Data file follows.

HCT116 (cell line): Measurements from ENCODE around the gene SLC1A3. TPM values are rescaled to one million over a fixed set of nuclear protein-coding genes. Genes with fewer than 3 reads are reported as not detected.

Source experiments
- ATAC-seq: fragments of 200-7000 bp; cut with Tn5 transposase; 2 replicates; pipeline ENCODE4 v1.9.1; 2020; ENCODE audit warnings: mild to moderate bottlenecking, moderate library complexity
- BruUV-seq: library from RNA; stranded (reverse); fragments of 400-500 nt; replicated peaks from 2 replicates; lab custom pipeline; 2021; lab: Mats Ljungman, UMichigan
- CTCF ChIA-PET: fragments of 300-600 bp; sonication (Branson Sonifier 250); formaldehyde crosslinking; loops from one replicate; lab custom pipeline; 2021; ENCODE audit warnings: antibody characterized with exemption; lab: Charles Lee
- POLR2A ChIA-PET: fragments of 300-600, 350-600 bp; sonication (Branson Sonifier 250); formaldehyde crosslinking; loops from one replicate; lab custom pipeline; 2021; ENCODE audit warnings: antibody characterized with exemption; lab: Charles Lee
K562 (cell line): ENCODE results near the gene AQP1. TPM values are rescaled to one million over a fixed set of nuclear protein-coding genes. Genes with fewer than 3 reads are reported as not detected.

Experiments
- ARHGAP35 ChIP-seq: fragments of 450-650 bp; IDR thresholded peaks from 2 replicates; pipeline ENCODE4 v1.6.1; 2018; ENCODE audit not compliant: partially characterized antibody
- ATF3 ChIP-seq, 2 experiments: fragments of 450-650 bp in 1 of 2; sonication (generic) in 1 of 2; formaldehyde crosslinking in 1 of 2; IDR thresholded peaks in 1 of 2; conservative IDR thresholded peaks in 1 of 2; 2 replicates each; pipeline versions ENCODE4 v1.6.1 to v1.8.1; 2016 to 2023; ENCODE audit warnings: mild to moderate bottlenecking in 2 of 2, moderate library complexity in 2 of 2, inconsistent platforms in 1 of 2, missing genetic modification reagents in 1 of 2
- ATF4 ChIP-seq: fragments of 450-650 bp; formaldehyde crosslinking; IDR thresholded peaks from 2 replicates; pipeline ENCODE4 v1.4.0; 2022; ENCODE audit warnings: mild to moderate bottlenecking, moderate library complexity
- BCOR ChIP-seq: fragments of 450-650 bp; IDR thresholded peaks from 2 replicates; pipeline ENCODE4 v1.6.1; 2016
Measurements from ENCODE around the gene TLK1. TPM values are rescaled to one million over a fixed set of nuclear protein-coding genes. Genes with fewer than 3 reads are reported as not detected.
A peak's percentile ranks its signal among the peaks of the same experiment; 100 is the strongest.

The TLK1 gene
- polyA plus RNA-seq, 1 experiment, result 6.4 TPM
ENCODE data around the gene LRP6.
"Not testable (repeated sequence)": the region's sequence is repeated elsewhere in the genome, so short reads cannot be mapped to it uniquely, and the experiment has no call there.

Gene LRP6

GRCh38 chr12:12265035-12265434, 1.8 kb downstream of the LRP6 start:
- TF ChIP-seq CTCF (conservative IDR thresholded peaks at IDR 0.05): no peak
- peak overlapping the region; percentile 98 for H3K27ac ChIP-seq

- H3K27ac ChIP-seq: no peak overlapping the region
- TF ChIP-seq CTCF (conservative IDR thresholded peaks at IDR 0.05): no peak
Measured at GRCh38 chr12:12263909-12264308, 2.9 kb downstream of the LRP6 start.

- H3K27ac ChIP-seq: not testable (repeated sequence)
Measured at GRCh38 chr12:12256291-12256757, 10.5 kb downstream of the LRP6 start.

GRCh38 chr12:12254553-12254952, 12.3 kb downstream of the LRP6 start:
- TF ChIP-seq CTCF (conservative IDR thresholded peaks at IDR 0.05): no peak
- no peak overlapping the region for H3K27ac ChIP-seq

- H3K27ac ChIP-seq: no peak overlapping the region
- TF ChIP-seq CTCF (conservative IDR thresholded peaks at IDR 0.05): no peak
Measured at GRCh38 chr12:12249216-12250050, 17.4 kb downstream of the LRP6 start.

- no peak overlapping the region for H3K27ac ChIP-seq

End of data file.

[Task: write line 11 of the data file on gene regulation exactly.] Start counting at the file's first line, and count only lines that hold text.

- ATF4 ChIP-seq: fragments of 450-650 bp; formaldehyde crosslinking; IDR thresholded peaks from 2 replicates; pipeline ENCODE4 v1.4.0; 2022; ENCODE audit warnings: mild to moderate bottlenecking, moderate library complexity